What are carbohydrates?

Carbohydrates. Do you have a sweet tooth for carbs?



A positive answer places you among the other 7 billion people of planet Earth who love carbohydrates, even if some of them do not know what carbohydrates are. Sweet is the taste that most of us prefer, and not just because is pleasant having it on our tongues, but also because it gives us a comfortable sensation of feeling good, due to the serotonin released in the brain. What we should know is that the sweet sugar is actually a sweet carbohydrate.

What are carbohydrates?

A carbohydrate is an organic compound that consists only of carbon, hydrogen, and oxygen, usually with a hydrogen : oxygen atom ratio of 2:1. Carbohydrates can be viewed as hydrates of carbon, hence their name. They are initially synthesized in plants from a complex series of reactions involving photosynthesis.

Carbohydrates have three important functions in human body: to provide energy for our cells, to store storing in liver and muscles as glycogen and digestive regulation.

Trying to understand carbs better, you should know that, besides the sugar mentioned before, there are others forms of carbohydrates. By their chemical structure, carbohydrates can be classified as simple (monosaccharides and disaccharides) and complex (oligosaccharides and polysaccharides). Simple carbohydrates include: glucose (basic unit for complex carbs), fructose, galactose, sucrose (our daily sugar), maltose, lactose and there is plenty of them in table sugar, brown sugar, maple syrup, honey, jams, jellies, fruit drinks, soft drinks, candies. Complex carbohydrates are: starch, glycogen, cellulose, hemicelluloses and soluble and insoluble fibers and they come from green vegetables, whole grains and foods (oatmeal, pasta, whole-grain breads), starchy vegetables (potatoes, sweet potatoes, corn, and pumpkin), beans, lentils, and peas a.s.o.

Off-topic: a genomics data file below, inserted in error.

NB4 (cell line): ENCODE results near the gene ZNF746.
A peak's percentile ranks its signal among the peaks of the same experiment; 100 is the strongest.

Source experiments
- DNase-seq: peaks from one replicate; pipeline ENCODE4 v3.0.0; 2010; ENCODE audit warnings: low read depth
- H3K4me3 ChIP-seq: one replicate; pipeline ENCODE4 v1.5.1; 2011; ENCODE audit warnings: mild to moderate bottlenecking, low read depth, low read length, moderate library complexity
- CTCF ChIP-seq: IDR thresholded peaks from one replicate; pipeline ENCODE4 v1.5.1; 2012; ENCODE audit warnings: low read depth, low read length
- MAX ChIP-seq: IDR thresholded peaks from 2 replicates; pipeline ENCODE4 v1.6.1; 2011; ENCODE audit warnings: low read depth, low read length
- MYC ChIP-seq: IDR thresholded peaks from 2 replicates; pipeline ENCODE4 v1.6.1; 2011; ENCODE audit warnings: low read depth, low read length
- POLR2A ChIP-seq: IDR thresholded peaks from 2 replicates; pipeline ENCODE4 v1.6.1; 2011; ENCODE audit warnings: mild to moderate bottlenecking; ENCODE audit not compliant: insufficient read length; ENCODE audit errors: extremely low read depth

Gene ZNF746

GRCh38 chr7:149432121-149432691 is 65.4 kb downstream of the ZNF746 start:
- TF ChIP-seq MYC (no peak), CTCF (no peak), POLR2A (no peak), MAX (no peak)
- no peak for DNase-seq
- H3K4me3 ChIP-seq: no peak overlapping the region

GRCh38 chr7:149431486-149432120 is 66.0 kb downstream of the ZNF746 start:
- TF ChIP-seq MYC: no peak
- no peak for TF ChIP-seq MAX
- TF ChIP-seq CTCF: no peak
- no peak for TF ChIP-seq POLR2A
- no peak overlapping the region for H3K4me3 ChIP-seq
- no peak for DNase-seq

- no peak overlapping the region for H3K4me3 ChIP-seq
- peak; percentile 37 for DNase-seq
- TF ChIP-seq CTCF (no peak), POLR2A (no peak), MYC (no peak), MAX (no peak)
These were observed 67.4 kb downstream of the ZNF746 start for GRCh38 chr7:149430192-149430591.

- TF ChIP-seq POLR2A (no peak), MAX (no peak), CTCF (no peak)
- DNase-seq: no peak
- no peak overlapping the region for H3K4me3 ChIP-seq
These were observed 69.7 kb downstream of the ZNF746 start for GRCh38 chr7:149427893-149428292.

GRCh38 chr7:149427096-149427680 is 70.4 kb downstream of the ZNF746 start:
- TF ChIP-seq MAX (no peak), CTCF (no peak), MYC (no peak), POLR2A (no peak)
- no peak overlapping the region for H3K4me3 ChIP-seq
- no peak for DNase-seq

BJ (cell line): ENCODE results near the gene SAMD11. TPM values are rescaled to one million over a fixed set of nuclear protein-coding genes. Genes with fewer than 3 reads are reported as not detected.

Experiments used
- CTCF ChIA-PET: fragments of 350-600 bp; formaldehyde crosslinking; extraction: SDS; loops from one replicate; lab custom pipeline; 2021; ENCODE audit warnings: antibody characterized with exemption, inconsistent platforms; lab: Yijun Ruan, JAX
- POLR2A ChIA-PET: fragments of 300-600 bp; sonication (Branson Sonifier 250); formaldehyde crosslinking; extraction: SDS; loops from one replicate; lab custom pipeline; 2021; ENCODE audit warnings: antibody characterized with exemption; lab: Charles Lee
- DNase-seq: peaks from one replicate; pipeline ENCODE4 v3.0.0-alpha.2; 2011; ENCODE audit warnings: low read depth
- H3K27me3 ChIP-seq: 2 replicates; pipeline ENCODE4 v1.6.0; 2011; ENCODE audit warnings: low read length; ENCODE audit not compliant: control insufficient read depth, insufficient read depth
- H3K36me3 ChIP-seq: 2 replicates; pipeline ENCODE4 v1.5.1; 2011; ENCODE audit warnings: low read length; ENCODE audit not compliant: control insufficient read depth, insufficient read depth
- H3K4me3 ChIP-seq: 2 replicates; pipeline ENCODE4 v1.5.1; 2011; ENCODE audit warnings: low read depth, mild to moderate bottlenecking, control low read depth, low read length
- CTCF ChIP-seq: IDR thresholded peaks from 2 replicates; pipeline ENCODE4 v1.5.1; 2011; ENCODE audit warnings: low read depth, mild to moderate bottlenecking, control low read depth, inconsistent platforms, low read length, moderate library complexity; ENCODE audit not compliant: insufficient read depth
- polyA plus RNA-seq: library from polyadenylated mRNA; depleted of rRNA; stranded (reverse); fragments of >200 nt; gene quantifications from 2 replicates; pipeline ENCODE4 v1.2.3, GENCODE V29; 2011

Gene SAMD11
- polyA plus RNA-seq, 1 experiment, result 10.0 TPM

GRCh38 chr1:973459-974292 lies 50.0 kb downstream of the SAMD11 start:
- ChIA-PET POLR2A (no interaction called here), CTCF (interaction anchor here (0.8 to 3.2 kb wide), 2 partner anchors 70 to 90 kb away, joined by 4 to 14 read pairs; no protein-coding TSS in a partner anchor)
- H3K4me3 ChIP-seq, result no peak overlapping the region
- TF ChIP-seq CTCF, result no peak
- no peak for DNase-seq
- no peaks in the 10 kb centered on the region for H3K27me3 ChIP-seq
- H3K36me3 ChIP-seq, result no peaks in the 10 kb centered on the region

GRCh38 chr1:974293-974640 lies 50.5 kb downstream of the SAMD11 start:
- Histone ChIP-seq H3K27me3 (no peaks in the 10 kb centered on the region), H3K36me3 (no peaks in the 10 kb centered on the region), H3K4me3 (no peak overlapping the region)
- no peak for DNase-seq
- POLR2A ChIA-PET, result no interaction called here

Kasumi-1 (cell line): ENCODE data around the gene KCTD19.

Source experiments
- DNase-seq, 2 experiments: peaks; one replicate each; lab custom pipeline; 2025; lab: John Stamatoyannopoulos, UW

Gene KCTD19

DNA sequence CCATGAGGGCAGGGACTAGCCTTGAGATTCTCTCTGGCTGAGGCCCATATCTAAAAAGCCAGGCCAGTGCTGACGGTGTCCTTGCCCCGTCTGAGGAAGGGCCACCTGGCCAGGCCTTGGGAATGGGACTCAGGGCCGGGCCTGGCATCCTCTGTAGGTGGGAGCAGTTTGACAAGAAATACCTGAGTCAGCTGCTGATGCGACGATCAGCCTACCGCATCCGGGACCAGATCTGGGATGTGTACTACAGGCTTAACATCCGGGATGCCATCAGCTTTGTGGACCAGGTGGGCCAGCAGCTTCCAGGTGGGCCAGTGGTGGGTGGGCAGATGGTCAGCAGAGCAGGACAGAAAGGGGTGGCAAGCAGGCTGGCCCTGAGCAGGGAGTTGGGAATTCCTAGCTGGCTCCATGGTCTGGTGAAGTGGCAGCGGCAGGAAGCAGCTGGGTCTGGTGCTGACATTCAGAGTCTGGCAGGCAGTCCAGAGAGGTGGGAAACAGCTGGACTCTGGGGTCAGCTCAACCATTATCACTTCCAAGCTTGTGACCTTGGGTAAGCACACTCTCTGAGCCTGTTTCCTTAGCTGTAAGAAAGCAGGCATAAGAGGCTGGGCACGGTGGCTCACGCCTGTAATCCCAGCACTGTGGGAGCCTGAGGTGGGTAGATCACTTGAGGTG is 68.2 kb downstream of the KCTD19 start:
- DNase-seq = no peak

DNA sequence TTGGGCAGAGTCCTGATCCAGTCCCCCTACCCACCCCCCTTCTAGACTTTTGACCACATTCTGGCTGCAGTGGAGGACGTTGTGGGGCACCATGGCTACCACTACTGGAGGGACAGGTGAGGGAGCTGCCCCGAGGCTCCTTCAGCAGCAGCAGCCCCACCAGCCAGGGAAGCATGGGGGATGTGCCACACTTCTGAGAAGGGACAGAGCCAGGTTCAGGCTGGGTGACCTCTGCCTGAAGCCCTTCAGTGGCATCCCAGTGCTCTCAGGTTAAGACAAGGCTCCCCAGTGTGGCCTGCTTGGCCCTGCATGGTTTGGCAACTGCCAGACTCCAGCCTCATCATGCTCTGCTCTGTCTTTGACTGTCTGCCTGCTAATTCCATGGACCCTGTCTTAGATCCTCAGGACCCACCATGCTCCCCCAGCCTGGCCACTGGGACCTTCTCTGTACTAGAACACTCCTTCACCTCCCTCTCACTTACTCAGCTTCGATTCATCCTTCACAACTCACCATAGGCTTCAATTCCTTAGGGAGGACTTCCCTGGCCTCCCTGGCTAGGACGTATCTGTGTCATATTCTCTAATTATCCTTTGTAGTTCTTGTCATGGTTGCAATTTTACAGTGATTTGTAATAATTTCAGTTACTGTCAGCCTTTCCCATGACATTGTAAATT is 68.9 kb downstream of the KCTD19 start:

Carbohydrates metabolism

Carbohydrate metabolism refers to the various biochemical processes responsible for the formation, breakdown and conversion of carbohydrates in living organisms.These processes actually start in the mouth where an enzyme called salivary amylase starts the breakdown. The rest of the digestion process occurs mainly in the small intestine where enzymes break down large carbohydrate molecules into a simpler form called glucose. Glucose is absorbed into the blood stream. Most of the glucose is used for immediate energy needs by the cells. The excess is stored as glycogen in the liver and muscle tissue and it is used when blood glucose level drops low. With the glycogen stores filled, the remaining glucose can be converted to fatty acids and stored as fat tissue.

Fibers from carbohydrates cannot be digested by the human body, so they provide no calories or energy. Fiber gives the bulk to the intestinal contents and aids in normal elimination.


Carbohydrates in your diet

God did not create carbohydrates equal. Some are good for our health and weight, some aren’t. So, if you’ve enjoyed the sweetness of sugar in your mouth, and the serotonin effect is gone, it’s time to feel a little bit guilty. Complex carbs and not the simple ones like sugar are recommended.

But even if you are trying to lose some weight, carbohydrates shouldn’t be completely cut from your diet, because they are your body’s main energy source, a fuel used to power all cellular activities. When you restrict carbohydrates from your diet, you are likely to experience mood swings, nausea, dizziness, weakness and depression. As your brain runs out of glucose, you might also find it a little bit harder to concentrate. For long periods of time, if your body is deprived of adequate carbohydrates, fat and protein will be burned instead of carbs. You will lose weight, but there will be some undesirable side effects. To avoid them, the best option is a low-carb diet, which brings in the organism moderate quantities of complex carbohydrates, rich in dietary fibers.


pfoto: www.recoversportsmed.com.au


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